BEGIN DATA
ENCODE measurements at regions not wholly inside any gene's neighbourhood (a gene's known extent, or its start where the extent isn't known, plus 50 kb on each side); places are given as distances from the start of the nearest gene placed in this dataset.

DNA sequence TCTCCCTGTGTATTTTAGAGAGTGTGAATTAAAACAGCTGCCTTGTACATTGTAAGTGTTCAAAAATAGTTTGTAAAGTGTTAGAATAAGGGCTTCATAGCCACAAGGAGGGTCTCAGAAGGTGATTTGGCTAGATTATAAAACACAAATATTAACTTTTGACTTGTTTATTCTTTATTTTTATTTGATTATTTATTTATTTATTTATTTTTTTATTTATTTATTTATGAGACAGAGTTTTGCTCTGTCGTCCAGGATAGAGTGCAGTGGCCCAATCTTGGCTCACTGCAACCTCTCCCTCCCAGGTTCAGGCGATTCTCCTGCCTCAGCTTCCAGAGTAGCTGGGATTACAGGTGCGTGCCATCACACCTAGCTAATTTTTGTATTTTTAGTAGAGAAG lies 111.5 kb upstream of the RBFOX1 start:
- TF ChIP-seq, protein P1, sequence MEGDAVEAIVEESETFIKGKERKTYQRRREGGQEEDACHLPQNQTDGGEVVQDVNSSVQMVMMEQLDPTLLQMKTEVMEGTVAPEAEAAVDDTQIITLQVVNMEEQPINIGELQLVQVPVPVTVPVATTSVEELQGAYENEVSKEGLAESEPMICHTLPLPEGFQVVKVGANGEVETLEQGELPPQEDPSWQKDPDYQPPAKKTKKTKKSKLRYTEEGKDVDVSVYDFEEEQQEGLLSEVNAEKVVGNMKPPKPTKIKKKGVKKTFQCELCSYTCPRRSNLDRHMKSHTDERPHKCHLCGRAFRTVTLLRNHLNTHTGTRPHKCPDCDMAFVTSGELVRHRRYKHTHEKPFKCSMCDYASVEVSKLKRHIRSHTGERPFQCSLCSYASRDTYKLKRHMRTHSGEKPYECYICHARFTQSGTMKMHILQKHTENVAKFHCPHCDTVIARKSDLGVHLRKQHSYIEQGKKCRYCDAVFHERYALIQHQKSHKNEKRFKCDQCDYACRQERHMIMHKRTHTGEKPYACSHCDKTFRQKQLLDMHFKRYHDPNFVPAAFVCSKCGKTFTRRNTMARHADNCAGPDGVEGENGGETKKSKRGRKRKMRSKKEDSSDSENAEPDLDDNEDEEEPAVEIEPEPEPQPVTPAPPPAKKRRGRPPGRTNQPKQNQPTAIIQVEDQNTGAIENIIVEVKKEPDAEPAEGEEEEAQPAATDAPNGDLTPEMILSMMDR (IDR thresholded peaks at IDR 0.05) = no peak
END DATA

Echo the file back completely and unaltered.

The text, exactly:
ENCODE measurements at regions not wholly inside any gene's neighbourhood (a gene's known extent, or its start where the extent isn't known, plus 50 kb on each side); places are given as distances from the start of the nearest gene placed in this dataset.

DNA sequence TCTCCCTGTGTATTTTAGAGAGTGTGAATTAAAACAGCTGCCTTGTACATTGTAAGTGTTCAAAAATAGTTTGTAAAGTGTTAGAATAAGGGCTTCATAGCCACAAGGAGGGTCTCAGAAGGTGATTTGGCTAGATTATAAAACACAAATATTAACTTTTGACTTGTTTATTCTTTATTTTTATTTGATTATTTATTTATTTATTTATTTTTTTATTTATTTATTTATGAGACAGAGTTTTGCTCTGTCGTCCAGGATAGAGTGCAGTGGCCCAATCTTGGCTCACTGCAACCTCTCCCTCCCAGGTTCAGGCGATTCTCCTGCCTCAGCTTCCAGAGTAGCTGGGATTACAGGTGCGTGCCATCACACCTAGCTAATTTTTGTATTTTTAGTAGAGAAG lies 111.5 kb upstream of the RBFOX1 start:
- TF ChIP-seq, protein P1, sequence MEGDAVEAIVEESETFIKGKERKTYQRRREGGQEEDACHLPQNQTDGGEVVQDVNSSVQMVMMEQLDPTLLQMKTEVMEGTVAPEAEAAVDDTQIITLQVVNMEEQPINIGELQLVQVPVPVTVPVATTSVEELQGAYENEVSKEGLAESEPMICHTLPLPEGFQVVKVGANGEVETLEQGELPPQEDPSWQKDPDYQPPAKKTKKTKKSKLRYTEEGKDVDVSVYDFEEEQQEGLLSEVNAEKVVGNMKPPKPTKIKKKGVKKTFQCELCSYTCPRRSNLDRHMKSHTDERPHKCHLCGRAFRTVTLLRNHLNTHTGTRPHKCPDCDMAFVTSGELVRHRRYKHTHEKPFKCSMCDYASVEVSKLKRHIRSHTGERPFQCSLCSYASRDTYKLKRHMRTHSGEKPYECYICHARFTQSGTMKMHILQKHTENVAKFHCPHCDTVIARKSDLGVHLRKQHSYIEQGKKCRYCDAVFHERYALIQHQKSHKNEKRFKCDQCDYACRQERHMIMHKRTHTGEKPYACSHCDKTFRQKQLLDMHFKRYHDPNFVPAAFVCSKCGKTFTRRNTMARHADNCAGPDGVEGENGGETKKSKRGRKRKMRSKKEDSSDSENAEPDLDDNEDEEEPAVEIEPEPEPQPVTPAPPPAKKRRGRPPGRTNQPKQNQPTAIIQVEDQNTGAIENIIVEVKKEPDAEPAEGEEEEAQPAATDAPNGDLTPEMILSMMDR (IDR thresholded peaks at IDR 0.05) = no peak